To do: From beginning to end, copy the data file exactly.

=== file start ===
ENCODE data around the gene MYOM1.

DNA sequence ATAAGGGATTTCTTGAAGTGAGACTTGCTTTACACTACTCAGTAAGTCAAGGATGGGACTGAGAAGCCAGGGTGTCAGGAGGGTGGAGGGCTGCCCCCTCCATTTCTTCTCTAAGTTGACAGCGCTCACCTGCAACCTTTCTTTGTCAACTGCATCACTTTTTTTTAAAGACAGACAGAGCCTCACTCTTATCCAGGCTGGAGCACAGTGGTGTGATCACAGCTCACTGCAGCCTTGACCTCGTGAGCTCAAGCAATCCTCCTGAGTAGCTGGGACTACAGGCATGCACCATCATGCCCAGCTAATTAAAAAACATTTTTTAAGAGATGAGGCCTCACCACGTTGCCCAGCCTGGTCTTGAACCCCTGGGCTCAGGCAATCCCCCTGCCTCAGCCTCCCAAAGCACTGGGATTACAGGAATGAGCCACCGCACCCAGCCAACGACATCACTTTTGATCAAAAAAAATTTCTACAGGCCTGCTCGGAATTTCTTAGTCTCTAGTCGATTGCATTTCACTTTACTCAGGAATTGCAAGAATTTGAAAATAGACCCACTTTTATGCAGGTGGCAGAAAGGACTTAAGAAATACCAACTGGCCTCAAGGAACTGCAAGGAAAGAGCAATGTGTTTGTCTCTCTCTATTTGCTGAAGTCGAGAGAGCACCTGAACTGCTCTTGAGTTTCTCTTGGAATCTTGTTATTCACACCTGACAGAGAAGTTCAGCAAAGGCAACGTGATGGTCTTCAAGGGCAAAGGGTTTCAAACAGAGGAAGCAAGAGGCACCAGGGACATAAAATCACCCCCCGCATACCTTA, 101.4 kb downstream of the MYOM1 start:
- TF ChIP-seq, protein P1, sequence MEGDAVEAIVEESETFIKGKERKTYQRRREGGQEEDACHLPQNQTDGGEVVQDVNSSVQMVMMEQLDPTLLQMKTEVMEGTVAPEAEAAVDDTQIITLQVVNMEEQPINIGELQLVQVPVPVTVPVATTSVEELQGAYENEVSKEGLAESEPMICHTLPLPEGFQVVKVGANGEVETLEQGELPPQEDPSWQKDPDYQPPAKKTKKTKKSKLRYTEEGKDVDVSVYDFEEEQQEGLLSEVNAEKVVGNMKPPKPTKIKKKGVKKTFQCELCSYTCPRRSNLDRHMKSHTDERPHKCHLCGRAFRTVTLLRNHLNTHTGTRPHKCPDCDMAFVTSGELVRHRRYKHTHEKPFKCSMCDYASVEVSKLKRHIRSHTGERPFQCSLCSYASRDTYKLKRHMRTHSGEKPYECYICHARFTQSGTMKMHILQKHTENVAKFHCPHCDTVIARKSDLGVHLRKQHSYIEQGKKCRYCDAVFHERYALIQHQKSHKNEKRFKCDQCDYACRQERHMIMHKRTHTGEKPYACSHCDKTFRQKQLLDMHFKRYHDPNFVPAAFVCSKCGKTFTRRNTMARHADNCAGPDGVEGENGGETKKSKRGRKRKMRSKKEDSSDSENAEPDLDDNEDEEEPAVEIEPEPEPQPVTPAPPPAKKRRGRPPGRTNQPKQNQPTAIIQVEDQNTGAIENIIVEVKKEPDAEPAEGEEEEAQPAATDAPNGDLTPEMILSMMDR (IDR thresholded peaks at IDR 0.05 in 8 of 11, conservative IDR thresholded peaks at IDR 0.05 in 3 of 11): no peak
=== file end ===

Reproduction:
ENCODE data around the gene MYOM1.

DNA sequence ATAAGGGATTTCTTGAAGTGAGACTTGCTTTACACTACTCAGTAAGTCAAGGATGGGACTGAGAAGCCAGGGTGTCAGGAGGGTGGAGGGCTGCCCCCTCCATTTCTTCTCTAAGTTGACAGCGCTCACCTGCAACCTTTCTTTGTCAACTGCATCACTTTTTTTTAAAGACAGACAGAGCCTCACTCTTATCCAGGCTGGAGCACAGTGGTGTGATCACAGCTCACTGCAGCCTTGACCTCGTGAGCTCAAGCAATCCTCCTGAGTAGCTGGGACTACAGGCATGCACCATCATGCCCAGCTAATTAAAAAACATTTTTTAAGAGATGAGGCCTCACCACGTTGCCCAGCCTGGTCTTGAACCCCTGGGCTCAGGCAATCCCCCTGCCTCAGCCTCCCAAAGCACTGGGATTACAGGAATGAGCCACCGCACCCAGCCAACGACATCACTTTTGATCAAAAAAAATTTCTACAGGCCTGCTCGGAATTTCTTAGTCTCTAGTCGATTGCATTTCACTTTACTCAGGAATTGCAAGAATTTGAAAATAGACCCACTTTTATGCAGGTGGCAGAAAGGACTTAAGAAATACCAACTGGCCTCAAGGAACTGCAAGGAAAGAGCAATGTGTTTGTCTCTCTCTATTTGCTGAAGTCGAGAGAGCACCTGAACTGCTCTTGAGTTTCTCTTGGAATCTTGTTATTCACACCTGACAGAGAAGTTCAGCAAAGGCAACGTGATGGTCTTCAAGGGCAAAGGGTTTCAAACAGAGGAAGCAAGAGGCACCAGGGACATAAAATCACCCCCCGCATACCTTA, 101.4 kb downstream of the MYOM1 start:
- TF ChIP-seq, protein P1, sequence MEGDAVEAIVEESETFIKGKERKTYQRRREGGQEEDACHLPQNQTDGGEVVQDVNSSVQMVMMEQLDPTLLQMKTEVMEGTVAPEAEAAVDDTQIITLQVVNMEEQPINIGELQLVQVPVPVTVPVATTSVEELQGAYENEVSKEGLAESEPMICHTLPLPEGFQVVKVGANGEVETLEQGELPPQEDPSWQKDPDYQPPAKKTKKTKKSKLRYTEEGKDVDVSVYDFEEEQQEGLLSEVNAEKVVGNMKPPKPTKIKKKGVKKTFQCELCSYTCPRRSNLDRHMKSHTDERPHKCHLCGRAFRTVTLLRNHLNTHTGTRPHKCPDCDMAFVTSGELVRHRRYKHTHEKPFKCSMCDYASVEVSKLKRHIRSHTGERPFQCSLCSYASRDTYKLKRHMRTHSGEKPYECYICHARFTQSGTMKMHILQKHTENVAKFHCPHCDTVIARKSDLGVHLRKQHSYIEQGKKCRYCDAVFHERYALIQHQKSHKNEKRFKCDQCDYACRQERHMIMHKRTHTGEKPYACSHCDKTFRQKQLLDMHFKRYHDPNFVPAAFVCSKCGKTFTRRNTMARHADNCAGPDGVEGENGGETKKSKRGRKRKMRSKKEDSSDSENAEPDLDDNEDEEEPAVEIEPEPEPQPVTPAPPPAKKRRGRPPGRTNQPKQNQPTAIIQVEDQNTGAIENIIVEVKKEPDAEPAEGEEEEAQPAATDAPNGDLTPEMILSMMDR (IDR thresholded peaks at IDR 0.05 in 8 of 11, conservative IDR thresholded peaks at IDR 0.05 in 3 of 11): no peak